Published in partnership with le Médiateur des entreprises – the French government’s Business Relations Mediator – Measuring the Sustainability Performance of European Companies 2021 explores the sustainability progress made by companies in the EcoVadis network across Europe, the OECD and the BRICS countries from 2015 to 2020. Here, we explore some of the key trends that emerged from the report.
The report analyzed more than 90,000 sustainability assessments carried out by EcoVadis on almost 50,000 companies from 2015 to 2020. These companies span a wide range of regions, industries and sizes and vary in the number of assessments they have undergone. Scored on a scale of 0-100 based on their performance on four core themes – Environment, Labor & Human Rights, Ethics and Sustainable Procurement – the companies were then grouped into four broad categories reflecting the maturity of their sustainability management system. Achieved by less than 10% of all companies, a score of 65 or more puts a company in the “exemplary” category, indicating it possesses a comprehensive and innovative system backed up by rigorous reporting and external recognition. The vast majority that didn’t make this upper tier fell into the “good” (45-65), “partial” (25-45) or “insufficient” (below 25) categories.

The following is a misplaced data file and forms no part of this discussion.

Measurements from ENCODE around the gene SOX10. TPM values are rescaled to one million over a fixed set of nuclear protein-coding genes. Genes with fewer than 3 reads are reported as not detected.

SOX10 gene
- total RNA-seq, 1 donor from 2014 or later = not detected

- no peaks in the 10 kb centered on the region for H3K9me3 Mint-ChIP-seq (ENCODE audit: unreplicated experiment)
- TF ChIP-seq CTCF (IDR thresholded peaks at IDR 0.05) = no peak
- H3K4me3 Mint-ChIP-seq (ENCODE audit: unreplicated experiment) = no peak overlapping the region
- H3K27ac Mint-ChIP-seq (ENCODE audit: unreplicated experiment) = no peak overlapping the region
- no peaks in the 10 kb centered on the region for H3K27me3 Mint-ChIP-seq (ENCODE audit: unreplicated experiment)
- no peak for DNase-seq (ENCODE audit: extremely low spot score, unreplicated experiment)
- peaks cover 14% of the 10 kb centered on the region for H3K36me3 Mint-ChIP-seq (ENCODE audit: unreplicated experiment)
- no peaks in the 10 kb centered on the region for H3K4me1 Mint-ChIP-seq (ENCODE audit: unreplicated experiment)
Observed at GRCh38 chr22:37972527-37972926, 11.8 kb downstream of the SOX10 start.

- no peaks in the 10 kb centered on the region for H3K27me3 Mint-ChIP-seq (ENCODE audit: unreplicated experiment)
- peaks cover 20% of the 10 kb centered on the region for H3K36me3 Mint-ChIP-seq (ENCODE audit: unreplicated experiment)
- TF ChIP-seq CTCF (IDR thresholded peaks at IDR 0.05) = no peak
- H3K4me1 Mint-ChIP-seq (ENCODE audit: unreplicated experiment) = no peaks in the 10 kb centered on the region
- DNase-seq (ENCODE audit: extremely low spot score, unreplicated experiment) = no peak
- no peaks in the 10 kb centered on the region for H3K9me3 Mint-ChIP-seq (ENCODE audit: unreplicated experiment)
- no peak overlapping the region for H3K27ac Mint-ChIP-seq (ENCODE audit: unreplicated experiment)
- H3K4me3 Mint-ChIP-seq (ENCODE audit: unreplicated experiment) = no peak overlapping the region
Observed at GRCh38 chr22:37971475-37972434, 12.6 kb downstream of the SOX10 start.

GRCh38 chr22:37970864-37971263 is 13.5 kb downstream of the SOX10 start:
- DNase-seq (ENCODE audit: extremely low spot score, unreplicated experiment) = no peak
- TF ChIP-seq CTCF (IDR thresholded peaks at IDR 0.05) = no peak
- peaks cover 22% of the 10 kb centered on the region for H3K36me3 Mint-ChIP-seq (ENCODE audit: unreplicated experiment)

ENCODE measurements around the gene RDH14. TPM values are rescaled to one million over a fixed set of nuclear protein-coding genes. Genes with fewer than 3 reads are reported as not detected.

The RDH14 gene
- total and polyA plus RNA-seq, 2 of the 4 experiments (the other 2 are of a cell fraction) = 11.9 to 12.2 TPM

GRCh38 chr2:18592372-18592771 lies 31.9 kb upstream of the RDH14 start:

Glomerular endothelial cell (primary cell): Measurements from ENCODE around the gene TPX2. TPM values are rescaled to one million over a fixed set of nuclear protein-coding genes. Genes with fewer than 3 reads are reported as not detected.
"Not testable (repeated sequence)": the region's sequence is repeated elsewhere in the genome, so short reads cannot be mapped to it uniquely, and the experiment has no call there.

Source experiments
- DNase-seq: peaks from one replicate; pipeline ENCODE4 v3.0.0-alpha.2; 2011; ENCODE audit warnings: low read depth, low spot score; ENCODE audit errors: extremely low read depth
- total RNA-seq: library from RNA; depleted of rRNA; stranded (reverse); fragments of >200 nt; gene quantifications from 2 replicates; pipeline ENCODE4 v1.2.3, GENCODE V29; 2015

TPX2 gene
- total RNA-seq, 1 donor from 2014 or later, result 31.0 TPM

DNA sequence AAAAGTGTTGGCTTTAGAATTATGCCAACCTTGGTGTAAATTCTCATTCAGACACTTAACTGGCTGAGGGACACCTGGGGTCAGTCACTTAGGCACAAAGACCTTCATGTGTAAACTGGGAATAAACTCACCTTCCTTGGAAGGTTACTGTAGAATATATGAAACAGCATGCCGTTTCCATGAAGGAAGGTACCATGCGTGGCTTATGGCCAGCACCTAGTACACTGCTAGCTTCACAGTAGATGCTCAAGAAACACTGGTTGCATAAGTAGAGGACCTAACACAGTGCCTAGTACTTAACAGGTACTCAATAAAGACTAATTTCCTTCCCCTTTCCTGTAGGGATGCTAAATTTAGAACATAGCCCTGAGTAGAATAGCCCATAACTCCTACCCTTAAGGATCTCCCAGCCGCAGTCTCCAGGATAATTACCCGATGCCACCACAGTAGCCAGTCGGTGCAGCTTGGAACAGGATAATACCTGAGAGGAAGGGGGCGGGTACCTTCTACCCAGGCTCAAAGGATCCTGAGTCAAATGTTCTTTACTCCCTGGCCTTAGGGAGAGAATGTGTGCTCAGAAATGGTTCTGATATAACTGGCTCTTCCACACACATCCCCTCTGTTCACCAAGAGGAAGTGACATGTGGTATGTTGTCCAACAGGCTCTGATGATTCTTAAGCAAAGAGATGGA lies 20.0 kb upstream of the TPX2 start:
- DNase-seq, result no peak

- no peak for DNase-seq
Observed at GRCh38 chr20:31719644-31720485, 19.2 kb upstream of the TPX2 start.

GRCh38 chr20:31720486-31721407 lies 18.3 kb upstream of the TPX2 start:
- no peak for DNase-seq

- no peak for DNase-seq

Companies Around the World are Making Progress on Sustainability
Companies around the world have made significant progress on sustainability in recent years, with the average EcoVadis assessment score increasing by 11% over the six-year period – from 42.6 in 2015 to 47.4 in 2020. Though performance varies widely based on region and theme, companies in virtually all of the countries represented have made improvements since 2015. However, much work remains in areas like sustainable procurement, where even companies in leading countries have regressed over the past couple of years (with Germany and Italy being notable exceptions).
Our rapidly growing dataset enabled us to analyze the progression of a particularly committed subset of 2,342 companies (representing 14% of the total) evaluated in 2015 and again in 2020. The Sankey diagram below shows the movement of these companies between sustainability management levels over this period and reveals the following: